It's also notable that, because of the Airy disc, decreasing the size of the pixel may not increase the resolution the resultant image. So you have to make the sensor physically larger. And this means: more pixels eventually must also mean bigger pixels and much larger cameras. Below a 0.7 micron dot pitch, the wavelength of red light, this is certainly true.

The human eye

Now, let's talk about the actual resolution of the human eye, computed by Clarkvision to be about 576 megapixels.

That seems like too large a number, and actually it seems ridiculously high. Well, there are about 100 million rods and only about 6-7 million cones. The rods work best in our night vision because they are so incredibly low-light adaptive. The cones are tightly packed in the foveal region, and really only work in lighted scenes. This is the area we see the most detail with. There are three kinds of cones and there are more red-sensitive cones than any other kind. Cones are usually called L (for large wavelengths), M (for medium wavelengths), and S (for small wavelengths). These correspond to red, green, and blue. The color sensitivity is at a maximum between 534 and 564 nanometers (the region between the peak sensitivities of the L and M cones), which corresponds to the colors between lime green and reddish orange. This is why we are so sensitive to faces: the face colors are all there.

I'm going to do some new calculations to determine how many pixels the human eye actually does see at once. I am defining pixels to be rods and cones, the photosites of the human eye. The parafoveal region is the part of the eye you get the most accurate and sharp detail from, with about 10 degrees of diameter in your field of view. At the fovea, the place with the highest concentration, there are 180,000 rods and cones per square millimeter. This drops to about 140,000 rods and cones at the edge of the parafoveal region.

One degree in our vision maps to about 288 microns on the retina. This means that 10 degrees maps to about 2.88 mm on the retina. It's a circular field, so this amounts to 6.51 square millimeters. At maximum concentration with one sensor per pixel, this would amount to 1.17 megapixels. The 10 degrees makes up about 0.1 steradians of solid angle. The human field of vision is about 40 times that at 4 steradians. So this amounts to 46.9 megapixels. But remember that the concentration of rods and cones falls off at a steep rate with the distance from the fovea. So there are at most 20 megapixels captured by the eye in any one glance.

It is true that the eye "paints" the scene as it moves, retaining the information for a larger field of view as the parafoveal region sweeps over the scene being observed. It is also true that the human visual system has sophisticated pattern matching and completion algorithms wired in. This probably increases the perceived resolution, but not by more than a factor of two by area.

So it seems unlikely  that the human eye's resolution can exceed 40 megapixels. But of course we have two eyes and there is a significant overlap between them. Perhaps we can increase the estimate by 20 percent, to 48 megapixels.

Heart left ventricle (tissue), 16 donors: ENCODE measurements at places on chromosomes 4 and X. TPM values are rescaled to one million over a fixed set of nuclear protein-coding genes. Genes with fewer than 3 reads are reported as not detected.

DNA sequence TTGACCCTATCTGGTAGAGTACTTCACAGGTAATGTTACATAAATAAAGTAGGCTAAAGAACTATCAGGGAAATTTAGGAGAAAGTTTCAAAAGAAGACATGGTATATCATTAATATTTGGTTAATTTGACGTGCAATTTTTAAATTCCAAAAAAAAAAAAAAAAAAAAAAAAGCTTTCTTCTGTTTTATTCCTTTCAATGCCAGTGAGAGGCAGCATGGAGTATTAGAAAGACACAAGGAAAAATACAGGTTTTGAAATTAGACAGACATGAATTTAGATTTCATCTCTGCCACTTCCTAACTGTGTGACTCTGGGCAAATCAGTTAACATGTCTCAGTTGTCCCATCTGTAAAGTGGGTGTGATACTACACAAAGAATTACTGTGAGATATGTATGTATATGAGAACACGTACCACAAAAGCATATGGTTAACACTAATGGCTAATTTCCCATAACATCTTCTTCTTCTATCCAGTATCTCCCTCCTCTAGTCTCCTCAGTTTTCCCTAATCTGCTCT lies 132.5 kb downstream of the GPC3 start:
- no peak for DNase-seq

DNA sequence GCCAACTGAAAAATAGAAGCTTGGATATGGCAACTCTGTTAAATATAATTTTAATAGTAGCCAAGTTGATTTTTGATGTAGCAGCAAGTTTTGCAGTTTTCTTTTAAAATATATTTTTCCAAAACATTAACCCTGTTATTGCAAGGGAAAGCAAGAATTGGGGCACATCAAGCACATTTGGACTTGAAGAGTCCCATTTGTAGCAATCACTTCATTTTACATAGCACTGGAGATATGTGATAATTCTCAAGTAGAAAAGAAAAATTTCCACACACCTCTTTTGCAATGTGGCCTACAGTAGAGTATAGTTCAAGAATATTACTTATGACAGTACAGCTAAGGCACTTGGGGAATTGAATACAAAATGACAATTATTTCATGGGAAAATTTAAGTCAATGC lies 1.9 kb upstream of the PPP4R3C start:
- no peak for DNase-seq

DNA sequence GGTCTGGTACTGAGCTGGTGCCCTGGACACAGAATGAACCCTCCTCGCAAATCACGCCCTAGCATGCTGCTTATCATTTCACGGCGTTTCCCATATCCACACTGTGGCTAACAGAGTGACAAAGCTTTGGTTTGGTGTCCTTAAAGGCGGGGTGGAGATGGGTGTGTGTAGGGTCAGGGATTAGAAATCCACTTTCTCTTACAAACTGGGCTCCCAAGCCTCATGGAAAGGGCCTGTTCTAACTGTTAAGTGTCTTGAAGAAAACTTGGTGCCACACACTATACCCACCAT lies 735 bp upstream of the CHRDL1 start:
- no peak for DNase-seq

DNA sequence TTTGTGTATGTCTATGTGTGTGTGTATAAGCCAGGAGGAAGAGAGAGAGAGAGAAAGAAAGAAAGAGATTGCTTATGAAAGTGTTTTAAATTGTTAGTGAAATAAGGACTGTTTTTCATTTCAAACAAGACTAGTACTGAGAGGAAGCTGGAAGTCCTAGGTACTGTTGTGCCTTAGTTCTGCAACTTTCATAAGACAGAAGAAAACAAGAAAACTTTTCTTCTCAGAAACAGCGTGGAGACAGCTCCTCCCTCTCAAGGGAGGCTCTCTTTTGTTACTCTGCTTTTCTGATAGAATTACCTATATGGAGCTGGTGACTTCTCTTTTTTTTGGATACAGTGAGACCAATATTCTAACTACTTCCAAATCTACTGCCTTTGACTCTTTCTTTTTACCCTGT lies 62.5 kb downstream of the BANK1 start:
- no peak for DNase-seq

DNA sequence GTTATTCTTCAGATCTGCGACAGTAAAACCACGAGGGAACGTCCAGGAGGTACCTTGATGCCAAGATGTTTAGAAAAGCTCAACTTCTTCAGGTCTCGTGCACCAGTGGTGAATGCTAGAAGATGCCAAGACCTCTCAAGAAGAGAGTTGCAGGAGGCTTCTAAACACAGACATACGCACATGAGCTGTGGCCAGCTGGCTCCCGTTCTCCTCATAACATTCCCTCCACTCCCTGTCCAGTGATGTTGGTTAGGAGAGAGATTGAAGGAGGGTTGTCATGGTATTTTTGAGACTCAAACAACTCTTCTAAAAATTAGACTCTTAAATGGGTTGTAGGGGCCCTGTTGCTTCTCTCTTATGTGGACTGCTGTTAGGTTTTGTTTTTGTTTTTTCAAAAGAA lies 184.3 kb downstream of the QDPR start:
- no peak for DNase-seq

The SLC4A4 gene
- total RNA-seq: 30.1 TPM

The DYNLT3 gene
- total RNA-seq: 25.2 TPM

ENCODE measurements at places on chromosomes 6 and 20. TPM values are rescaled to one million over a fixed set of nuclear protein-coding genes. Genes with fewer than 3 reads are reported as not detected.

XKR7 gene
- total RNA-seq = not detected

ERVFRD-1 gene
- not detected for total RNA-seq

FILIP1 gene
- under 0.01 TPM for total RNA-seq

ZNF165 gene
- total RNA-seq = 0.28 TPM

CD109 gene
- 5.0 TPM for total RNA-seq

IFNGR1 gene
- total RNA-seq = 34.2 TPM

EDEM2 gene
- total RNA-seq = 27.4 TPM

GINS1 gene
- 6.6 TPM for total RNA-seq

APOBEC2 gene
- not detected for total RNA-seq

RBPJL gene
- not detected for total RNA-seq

If you consider yourself using a retina display and then extrapolate to the whole field of view, this is pretty close to what we would get.

So this means that a camera that captures the entire field of view that a human eye can see (some 120 degrees horizontally and 100 degrees vertically in a sort of oval-shape) could have 48 megapixels and you could look anywhere on the image and be fooled. If the camera were square, it would probably have to be about 61 megapixels to hold a 48 megapixel oval inside. So that's my estimate of the resolution required to fool the human visual system into thinking it's looking at reality.


That's a lot of details about the human eye and sensors! Let's sum it all up. To make a valid image with human-eye resolution, due to Airy disc size and lens capabilities, would take a camera and lens system about the size and depth of the human eye itself! Perhaps by making sensors smaller and improving optics to be flexible like the human eye, we can make it twice as good and half the size.

But we won't be able to put that into a smartphone, I'm pretty sure. Still, improvements in lens quality, BSI sensors, wave guide technology, noise reduction, and signal processing, continue to push our smartphones to ever-increasing resolution and clarity in low-light situations. Probably we will have to have cameras with monochromatic (rod-like) sensors to be able to compete with the human eye in low-light scenes. The human retinal system we have right now is so low-light adaptable!

Apple and others have shown that cameras can be smaller and smaller, such as the excellent camera in the iPhone 5S, which has great low-light capabilities and a two-color flash for better chromatic adaptation. Nokia has shown that a high-resolution sensor can be placed in bigger-thicker-heavier phones that has the flexibility for binning and better optics that push the smartphone cameras ever closer to human-eye capabilities.

Human eyes are hard to fool, though, because they are connected to pattern-matching systems inside our visual system. Look for image interpretation and clarification algorithms to make the next great leap in quality, just as they do in the human visual system.

So is it bigger pixels or simply more of them? No, the answer is better pixels.